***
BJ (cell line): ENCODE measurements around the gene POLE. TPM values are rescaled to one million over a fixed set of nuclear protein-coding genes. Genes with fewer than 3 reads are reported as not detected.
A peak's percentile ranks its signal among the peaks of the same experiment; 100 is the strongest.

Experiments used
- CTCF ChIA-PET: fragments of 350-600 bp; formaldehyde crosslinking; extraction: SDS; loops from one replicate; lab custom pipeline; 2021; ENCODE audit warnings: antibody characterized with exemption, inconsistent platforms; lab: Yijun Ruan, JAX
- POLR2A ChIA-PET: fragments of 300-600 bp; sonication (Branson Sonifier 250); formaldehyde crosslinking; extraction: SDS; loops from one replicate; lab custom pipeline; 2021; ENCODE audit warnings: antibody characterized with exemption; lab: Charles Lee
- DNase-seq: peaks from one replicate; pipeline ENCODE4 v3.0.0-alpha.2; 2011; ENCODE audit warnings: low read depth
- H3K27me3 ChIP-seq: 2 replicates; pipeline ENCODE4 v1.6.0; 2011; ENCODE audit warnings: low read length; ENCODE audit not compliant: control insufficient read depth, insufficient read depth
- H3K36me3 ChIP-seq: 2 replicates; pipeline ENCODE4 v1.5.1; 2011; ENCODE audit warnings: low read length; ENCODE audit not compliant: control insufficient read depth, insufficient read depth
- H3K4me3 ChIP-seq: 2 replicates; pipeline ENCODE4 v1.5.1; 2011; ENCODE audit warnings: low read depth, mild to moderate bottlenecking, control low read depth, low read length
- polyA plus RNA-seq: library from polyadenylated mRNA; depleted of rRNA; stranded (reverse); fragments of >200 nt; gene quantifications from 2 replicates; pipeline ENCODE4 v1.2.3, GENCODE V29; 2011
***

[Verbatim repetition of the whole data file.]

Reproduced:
BJ (cell line): ENCODE measurements around the gene POLE. TPM values are rescaled to one million over a fixed set of nuclear protein-coding genes. Genes with fewer than 3 reads are reported as not detected.
A peak's percentile ranks its signal among the peaks of the same experiment; 100 is the strongest.

Experiments used
- CTCF ChIA-PET: fragments of 350-600 bp; formaldehyde crosslinking; extraction: SDS; loops from one replicate; lab custom pipeline; 2021; ENCODE audit warnings: antibody characterized with exemption, inconsistent platforms; lab: Yijun Ruan, JAX
- POLR2A ChIA-PET: fragments of 300-600 bp; sonication (Branson Sonifier 250); formaldehyde crosslinking; extraction: SDS; loops from one replicate; lab custom pipeline; 2021; ENCODE audit warnings: antibody characterized with exemption; lab: Charles Lee
- DNase-seq: peaks from one replicate; pipeline ENCODE4 v3.0.0-alpha.2; 2011; ENCODE audit warnings: low read depth
- H3K27me3 ChIP-seq: 2 replicates; pipeline ENCODE4 v1.6.0; 2011; ENCODE audit warnings: low read length; ENCODE audit not compliant: control insufficient read depth, insufficient read depth
- H3K36me3 ChIP-seq: 2 replicates; pipeline ENCODE4 v1.5.1; 2011; ENCODE audit warnings: low read length; ENCODE audit not compliant: control insufficient read depth, insufficient read depth
- H3K4me3 ChIP-seq: 2 replicates; pipeline ENCODE4 v1.5.1; 2011; ENCODE audit warnings: low read depth, mild to moderate bottlenecking, control low read depth, low read length
- polyA plus RNA-seq: library from polyadenylated mRNA; depleted of rRNA; stranded (reverse); fragments of >200 nt; gene quantifications from 2 replicates; pipeline ENCODE4 v1.2.3, GENCODE V29; 2011